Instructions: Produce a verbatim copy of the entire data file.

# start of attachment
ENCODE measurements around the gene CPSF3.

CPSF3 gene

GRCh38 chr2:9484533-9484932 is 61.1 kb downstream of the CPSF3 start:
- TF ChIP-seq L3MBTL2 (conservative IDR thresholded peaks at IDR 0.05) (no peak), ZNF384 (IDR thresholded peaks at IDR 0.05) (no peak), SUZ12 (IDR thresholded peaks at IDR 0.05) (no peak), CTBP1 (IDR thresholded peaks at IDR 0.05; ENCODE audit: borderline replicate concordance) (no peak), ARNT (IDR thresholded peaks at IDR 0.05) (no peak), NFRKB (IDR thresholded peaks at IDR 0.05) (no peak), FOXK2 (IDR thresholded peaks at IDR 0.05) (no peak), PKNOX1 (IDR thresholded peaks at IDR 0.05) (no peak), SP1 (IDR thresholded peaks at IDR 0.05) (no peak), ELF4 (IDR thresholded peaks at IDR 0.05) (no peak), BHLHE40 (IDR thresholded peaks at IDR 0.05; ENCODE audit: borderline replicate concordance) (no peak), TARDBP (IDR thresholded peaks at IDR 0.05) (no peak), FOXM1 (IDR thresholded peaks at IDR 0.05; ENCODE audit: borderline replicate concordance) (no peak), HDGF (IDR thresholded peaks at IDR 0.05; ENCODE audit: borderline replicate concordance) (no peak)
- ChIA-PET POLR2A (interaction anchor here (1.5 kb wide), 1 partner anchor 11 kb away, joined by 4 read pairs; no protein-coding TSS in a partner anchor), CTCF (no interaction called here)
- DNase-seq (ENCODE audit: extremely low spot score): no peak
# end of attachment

ENCODE measurements around the gene CPSF3.

CPSF3 gene

GRCh38 chr2:9484533-9484932 is 61.1 kb downstream of the CPSF3 start:
- TF ChIP-seq L3MBTL2 (conservative IDR thresholded peaks at IDR 0.05) (no peak), ZNF384 (IDR thresholded peaks at IDR 0.05) (no peak), SUZ12 (IDR thresholded peaks at IDR 0.05) (no peak), CTBP1 (IDR thresholded peaks at IDR 0.05; ENCODE audit: borderline replicate concordance) (no peak), ARNT (IDR thresholded peaks at IDR 0.05) (no peak), NFRKB (IDR thresholded peaks at IDR 0.05) (no peak), FOXK2 (IDR thresholded peaks at IDR 0.05) (no peak), PKNOX1 (IDR thresholded peaks at IDR 0.05) (no peak), SP1 (IDR thresholded peaks at IDR 0.05) (no peak), ELF4 (IDR thresholded peaks at IDR 0.05) (no peak), BHLHE40 (IDR thresholded peaks at IDR 0.05; ENCODE audit: borderline replicate concordance) (no peak), TARDBP (IDR thresholded peaks at IDR 0.05) (no peak), FOXM1 (IDR thresholded peaks at IDR 0.05; ENCODE audit: borderline replicate concordance) (no peak), HDGF (IDR thresholded peaks at IDR 0.05; ENCODE audit: borderline replicate concordance) (no peak)
- ChIA-PET POLR2A (interaction anchor here (1.5 kb wide), 1 partner anchor 11 kb away, joined by 4 read pairs; no protein-coding TSS in a partner anchor), CTCF (no interaction called here)
- DNase-seq (ENCODE audit: extremely low spot score): no peak